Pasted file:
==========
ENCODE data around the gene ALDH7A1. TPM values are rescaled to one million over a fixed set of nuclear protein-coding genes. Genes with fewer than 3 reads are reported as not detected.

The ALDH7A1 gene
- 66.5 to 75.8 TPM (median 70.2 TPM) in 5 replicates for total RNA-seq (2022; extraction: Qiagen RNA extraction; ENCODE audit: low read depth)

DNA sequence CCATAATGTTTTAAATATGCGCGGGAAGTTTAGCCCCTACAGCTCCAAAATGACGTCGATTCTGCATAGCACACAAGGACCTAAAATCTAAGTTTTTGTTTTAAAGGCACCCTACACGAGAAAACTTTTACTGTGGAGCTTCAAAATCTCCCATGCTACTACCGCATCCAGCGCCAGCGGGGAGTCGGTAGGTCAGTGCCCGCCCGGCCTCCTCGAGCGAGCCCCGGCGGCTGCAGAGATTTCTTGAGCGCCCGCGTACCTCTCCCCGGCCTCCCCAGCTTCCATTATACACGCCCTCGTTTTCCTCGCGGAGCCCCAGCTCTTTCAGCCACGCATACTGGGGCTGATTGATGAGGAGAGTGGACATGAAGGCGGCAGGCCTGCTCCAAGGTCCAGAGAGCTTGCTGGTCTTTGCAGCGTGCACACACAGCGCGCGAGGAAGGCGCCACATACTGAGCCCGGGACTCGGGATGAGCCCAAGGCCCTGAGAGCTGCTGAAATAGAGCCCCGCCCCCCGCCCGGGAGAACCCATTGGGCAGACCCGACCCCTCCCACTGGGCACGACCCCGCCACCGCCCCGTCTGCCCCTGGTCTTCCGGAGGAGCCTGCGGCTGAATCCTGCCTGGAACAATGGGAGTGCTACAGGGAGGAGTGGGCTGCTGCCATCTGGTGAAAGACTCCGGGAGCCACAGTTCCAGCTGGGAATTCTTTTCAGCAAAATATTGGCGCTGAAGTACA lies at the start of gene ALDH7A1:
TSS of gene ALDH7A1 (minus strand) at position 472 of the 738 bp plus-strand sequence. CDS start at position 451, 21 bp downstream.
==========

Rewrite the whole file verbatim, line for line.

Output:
ENCODE data around the gene ALDH7A1. TPM values are rescaled to one million over a fixed set of nuclear protein-coding genes. Genes with fewer than 3 reads are reported as not detected.

The ALDH7A1 gene
- 66.5 to 75.8 TPM (median 70.2 TPM) in 5 replicates for total RNA-seq (2022; extraction: Qiagen RNA extraction; ENCODE audit: low read depth)

DNA sequence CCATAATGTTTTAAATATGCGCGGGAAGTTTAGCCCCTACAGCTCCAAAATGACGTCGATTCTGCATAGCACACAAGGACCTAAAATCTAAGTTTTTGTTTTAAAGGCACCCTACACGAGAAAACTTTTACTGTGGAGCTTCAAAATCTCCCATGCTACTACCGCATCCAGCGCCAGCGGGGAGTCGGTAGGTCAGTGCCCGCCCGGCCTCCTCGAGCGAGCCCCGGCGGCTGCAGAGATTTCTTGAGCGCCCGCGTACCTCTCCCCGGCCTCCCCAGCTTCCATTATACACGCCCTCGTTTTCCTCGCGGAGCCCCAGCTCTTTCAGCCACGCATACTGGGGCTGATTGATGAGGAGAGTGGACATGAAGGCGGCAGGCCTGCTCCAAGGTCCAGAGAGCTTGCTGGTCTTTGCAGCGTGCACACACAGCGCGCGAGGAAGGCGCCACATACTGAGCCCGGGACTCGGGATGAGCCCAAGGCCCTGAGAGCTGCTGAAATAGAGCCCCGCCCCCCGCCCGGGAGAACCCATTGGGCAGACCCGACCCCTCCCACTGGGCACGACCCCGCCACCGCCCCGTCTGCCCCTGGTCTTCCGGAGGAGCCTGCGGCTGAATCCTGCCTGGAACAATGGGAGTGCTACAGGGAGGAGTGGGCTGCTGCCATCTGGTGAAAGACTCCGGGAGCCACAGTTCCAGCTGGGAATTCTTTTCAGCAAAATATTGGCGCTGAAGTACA lies at the start of gene ALDH7A1:
TSS of gene ALDH7A1 (minus strand) at position 472 of the 738 bp plus-strand sequence. CDS start at position 451, 21 bp downstream.